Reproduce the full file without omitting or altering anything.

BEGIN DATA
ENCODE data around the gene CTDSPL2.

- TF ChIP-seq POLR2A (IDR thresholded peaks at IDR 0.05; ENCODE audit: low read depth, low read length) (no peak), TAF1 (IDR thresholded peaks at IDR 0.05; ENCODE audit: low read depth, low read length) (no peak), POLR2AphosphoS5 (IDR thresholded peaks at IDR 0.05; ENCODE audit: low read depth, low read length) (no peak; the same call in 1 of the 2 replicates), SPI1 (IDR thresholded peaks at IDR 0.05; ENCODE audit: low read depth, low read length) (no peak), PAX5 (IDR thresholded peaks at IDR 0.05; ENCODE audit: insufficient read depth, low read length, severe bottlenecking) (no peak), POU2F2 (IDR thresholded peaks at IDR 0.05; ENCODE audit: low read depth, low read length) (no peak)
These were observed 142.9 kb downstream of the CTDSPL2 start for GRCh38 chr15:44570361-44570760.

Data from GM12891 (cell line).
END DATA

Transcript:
ENCODE data around the gene CTDSPL2.

- TF ChIP-seq POLR2A (IDR thresholded peaks at IDR 0.05; ENCODE audit: low read depth, low read length) (no peak), TAF1 (IDR thresholded peaks at IDR 0.05; ENCODE audit: low read depth, low read length) (no peak), POLR2AphosphoS5 (IDR thresholded peaks at IDR 0.05; ENCODE audit: low read depth, low read length) (no peak; the same call in 1 of the 2 replicates), SPI1 (IDR thresholded peaks at IDR 0.05; ENCODE audit: low read depth, low read length) (no peak), PAX5 (IDR thresholded peaks at IDR 0.05; ENCODE audit: insufficient read depth, low read length, severe bottlenecking) (no peak), POU2F2 (IDR thresholded peaks at IDR 0.05; ENCODE audit: low read depth, low read length) (no peak)
These were observed 142.9 kb downstream of the CTDSPL2 start for GRCh38 chr15:44570361-44570760.

Data from GM12891 (cell line).